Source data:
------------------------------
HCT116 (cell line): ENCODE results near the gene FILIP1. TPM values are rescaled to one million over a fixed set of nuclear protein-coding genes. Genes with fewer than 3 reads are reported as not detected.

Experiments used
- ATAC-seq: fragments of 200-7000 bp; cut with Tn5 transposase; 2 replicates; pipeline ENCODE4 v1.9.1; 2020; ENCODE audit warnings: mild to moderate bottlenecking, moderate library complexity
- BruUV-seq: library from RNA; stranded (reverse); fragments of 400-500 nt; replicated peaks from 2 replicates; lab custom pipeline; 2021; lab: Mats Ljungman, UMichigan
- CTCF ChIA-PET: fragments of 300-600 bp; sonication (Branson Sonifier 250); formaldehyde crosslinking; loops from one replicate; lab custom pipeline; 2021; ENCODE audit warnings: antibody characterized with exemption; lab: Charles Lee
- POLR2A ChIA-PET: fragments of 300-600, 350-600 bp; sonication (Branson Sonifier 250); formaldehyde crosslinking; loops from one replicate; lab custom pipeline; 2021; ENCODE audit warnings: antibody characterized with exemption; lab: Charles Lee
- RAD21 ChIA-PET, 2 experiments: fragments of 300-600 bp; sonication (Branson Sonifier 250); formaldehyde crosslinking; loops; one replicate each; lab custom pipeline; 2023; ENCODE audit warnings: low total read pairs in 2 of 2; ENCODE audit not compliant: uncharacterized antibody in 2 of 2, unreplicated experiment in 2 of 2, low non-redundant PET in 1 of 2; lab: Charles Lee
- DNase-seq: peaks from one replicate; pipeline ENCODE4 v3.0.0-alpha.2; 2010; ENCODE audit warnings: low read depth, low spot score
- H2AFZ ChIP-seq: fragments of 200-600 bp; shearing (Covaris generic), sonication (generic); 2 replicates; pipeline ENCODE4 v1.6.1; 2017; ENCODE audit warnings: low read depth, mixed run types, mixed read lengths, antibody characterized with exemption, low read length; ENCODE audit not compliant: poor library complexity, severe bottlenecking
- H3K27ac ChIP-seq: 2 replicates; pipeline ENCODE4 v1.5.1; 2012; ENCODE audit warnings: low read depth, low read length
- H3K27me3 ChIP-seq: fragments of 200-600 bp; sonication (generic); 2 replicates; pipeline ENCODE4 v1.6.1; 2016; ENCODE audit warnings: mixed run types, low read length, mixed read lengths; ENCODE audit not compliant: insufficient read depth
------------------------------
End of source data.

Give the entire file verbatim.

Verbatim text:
HCT116 (cell line): ENCODE results near the gene FILIP1. TPM values are rescaled to one million over a fixed set of nuclear protein-coding genes. Genes with fewer than 3 reads are reported as not detected.

Experiments used
- ATAC-seq: fragments of 200-7000 bp; cut with Tn5 transposase; 2 replicates; pipeline ENCODE4 v1.9.1; 2020; ENCODE audit warnings: mild to moderate bottlenecking, moderate library complexity
- BruUV-seq: library from RNA; stranded (reverse); fragments of 400-500 nt; replicated peaks from 2 replicates; lab custom pipeline; 2021; lab: Mats Ljungman, UMichigan
- CTCF ChIA-PET: fragments of 300-600 bp; sonication (Branson Sonifier 250); formaldehyde crosslinking; loops from one replicate; lab custom pipeline; 2021; ENCODE audit warnings: antibody characterized with exemption; lab: Charles Lee
- POLR2A ChIA-PET: fragments of 300-600, 350-600 bp; sonication (Branson Sonifier 250); formaldehyde crosslinking; loops from one replicate; lab custom pipeline; 2021; ENCODE audit warnings: antibody characterized with exemption; lab: Charles Lee
- RAD21 ChIA-PET, 2 experiments: fragments of 300-600 bp; sonication (Branson Sonifier 250); formaldehyde crosslinking; loops; one replicate each; lab custom pipeline; 2023; ENCODE audit warnings: low total read pairs in 2 of 2; ENCODE audit not compliant: uncharacterized antibody in 2 of 2, unreplicated experiment in 2 of 2, low non-redundant PET in 1 of 2; lab: Charles Lee
- DNase-seq: peaks from one replicate; pipeline ENCODE4 v3.0.0-alpha.2; 2010; ENCODE audit warnings: low read depth, low spot score
- H2AFZ ChIP-seq: fragments of 200-600 bp; shearing (Covaris generic), sonication (generic); 2 replicates; pipeline ENCODE4 v1.6.1; 2017; ENCODE audit warnings: low read depth, mixed run types, mixed read lengths, antibody characterized with exemption, low read length; ENCODE audit not compliant: poor library complexity, severe bottlenecking
- H3K27ac ChIP-seq: 2 replicates; pipeline ENCODE4 v1.5.1; 2012; ENCODE audit warnings: low read depth, low read length
- H3K27me3 ChIP-seq: fragments of 200-600 bp; sonication (generic); 2 replicates; pipeline ENCODE4 v1.6.1; 2016; ENCODE audit warnings: mixed run types, low read length, mixed read lengths; ENCODE audit not compliant: insufficient read depth